Country Queer

Lifting up LGBTQ+ voices in country and Americana.

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Barreling Down Life’s Queer Highway with Jaime Wyatt

By Chris Bogard

Photo Credit: Chris Bogard

Jaime Wyatt’s an open book. Mostly.

Country music has always been about telling stories, and Wyatt is a fantastic storyteller. A modern Americana artist with plenty of vintage outlaw flair, Wyatt writes from her own experiences with unusual candor—a stint in prison, addiction and recovery, struggles with mental health. If 2017’s Felony Blues covered her compelling backstory, Neon Cross (2020) proved that she’s still got plenty of ideas.

And they keep coming. In fact, Wyatt’s just getting started. As she told us while calling on a long drive between gigs, lately she’s been moved to write about the boiling cultural climate in this country and, maybe for the first time, about her own love life—it’s one topic she’s kept close to her vest. She also shared some childhood memories, talked about her struggle to come out, and stressed the importance of queer visibility .

It’s been a bumpy few months for Jaime Wyatt—a tough battle with COVID, a car wreck, and the passing of a close friend have made this past summer more challenging than most, but she’s been through worse. In the wake of all that, she’s keeping busy, playing as many shows as she can, hitting all the festivals, and gearing up to record new music.


A Honky-Tonk of Our Own

I had the pleasure of taking some portraits of her when she performed at Folsom, before her summer took that difficult turn. They’re being seen here, exclusively at Country Queer, for the first time.

Country music is evolving.  And – supposedly, hopefully – becoming more accepting of queer people. What’s been your experience in that regard? Have you come up against any outright oppressive behavior?

You know, it’s definitely better now. Much respect to the queer people that came before me, and the battles they fought for things to evolve and progress and get better. I’ve mostly experienced acceptance.

There’s lots of people that just love the music, and they just want to talk about that, and they don’t acknowledge anything else in your life. They’d be like, ‘What does it matter who they’ve been down with?’ I’ve had loads of write-ups from super punchy publications like that. ‘Why does it matter?’ And, well, it does matter, because you already assumed that I’m heterosexual… and while the majority of people are, I want to be seen for who I am. I want to reach young people. So, visibility is important. I didn’t see anyone that looked like me when I was a young person. And not that looks matter… but style matters. I’m an artist, and so I like aesthetics, and it’s just that simple. I didn’t grow up in a town where queer people were accepted. So yeah, we’re gonna talk about who I am.

I’ve certainly had some straight up misdirected people say things like ‘Is that some gay shit you’re singing about?’ and like, ‘You can’t sing about that.’ I’ve literally had that said to me. But you know, it’s so much better than it ever was. And I just think that’s because society is coming around. They have to. The younger generation is so accepting and so understanding and it’s a non-issue, you know what I mean? It’s actually normal, which is as it should have been all along. And so older people are having to sort of like, you know, actually not be assholes as much as they used to be.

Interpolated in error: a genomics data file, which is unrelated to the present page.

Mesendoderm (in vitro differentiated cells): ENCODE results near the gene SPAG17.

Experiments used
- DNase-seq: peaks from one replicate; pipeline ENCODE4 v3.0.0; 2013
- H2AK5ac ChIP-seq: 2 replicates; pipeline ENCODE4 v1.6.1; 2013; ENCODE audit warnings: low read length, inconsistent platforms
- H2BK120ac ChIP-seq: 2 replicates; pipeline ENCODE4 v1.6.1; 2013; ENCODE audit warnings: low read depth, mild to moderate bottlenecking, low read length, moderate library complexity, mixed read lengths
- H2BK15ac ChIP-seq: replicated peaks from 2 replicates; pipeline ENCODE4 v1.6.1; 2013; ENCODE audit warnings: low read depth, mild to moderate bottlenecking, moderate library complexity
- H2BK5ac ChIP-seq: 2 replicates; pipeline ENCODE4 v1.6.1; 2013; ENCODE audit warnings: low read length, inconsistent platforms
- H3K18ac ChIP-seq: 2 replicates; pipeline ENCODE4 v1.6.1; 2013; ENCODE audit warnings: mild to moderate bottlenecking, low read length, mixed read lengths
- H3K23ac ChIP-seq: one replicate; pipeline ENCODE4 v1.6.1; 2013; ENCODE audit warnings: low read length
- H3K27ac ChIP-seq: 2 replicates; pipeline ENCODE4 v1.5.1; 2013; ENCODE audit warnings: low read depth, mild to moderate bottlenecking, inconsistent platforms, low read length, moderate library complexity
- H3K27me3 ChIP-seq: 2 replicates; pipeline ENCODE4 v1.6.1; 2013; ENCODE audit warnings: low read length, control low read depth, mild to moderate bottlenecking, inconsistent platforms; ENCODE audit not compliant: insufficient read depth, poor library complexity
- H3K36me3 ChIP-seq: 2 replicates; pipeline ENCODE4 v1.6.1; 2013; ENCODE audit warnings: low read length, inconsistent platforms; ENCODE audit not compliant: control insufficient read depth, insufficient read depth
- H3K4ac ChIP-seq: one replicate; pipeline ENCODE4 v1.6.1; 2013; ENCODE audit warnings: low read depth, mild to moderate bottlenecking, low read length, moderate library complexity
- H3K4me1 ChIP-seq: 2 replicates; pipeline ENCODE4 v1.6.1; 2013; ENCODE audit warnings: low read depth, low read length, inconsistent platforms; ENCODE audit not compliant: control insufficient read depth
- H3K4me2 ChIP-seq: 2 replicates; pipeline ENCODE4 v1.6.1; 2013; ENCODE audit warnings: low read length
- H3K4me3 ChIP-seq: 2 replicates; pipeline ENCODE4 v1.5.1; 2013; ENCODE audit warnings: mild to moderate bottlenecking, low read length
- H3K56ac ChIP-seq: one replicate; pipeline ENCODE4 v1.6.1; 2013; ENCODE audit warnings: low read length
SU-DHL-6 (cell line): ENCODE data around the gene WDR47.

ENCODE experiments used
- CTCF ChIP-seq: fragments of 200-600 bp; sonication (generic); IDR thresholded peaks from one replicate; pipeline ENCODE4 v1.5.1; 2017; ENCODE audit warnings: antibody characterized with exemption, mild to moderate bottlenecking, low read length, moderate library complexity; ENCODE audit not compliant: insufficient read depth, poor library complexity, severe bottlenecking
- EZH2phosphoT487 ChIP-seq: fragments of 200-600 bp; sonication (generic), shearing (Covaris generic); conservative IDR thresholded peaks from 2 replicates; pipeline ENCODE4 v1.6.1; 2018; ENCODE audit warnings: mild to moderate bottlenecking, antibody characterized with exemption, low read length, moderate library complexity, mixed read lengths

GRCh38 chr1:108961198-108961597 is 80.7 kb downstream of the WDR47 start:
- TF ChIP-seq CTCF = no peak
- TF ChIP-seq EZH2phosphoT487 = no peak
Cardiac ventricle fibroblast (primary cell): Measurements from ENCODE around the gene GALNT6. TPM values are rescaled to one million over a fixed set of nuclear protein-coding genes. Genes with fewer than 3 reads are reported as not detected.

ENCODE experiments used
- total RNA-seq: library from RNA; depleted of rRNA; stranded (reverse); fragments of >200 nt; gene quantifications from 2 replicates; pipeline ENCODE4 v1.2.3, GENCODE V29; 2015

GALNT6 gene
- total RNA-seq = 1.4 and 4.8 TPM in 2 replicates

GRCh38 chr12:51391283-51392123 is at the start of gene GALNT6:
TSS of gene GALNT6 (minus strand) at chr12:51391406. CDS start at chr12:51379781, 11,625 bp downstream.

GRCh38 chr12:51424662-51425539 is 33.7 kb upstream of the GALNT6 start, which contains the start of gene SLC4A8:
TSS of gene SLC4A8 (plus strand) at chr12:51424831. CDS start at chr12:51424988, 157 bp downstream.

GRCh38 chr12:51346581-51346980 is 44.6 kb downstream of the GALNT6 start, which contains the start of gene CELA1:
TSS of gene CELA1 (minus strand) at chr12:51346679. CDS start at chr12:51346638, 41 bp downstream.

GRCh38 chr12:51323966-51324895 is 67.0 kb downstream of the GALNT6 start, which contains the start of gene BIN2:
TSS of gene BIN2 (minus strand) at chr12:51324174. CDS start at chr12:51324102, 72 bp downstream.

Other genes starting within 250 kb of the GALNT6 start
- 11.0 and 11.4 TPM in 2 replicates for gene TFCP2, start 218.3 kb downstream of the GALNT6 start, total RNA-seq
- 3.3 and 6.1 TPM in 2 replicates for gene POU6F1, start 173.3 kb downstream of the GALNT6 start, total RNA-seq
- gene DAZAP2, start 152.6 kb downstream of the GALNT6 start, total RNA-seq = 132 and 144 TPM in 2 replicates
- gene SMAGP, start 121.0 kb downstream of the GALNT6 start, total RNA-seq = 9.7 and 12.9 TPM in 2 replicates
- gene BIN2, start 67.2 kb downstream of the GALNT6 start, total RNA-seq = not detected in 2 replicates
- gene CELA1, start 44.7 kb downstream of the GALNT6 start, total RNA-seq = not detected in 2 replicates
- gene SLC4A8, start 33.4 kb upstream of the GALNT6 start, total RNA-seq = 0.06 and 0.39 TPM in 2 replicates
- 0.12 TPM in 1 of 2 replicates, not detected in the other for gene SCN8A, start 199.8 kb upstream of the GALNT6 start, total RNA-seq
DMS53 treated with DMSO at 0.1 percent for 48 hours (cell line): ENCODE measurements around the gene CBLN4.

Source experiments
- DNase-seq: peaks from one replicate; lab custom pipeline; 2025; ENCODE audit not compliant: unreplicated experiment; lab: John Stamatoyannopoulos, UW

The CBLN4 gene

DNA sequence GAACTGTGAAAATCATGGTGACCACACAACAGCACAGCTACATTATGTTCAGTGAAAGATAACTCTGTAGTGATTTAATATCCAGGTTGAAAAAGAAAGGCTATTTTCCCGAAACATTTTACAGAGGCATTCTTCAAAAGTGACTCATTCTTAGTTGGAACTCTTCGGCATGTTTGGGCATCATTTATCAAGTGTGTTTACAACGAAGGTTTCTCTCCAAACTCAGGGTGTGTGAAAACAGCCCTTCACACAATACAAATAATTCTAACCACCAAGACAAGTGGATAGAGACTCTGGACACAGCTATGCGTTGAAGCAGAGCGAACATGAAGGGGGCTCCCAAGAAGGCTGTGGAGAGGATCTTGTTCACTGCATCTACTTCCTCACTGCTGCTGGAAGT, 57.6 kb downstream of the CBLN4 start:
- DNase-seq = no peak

It’s definitely an exciting time to be queer… so much acceptance on the one hand and a backlash of oppression on the other. And country music has become an unusual cultural intersection for all this.

Can you tell us a little about your coming out story? Was there any sort of significant moment when you realized that you were queer?

Well, I’ve known I was queer since I was a young child, and then I quickly learned that it wasn’t accepted where I grew up. So I had an idea of it.

But then when I was eighteen, I was out just to certain people, and I’d date women. I came out about ten years later because I couldn’t stand it anymore. I had buried my true identity so deeply, you know… I’m sort of complicated. We’re all complicated, okay, but my story has a lot of addiction in it. I went to jail for eight months, and then I went into a halfway house for six months after that. And I was on felony probation. I got sober that way. And that saved my life. But then when I got sober, I was like, I just need to be good. I just need to be good. I felt so ashamed. And somehow ‘good’ became equated with conforming to a hetero-normative lifestyle. And a few years later, I got married to a man and I did all the mental health stuff—going to therapy, working out, I went to meetings, I sponsored women. I did everything I thought I was supposed to and I still felt so empty. I had this husband who was my best friend, but I was like, ‘Why do I feel so empty?’

And one day it dawned on me, when I was in Silver Lake. I actually finally saw queer people that resembled me. And it clicked. You know? So it took a long time. Really long time. I was distracted by a lot of things and drugs and alcohol really slowed that process. But I think also, trauma slowed the process when I was a child, it just stunted that development.

Silver Lake… in Los Angeles?


Photo Credit: Chris Bogard

So, you spent some time out there and that helped spark that ‘aha!’ moment for you?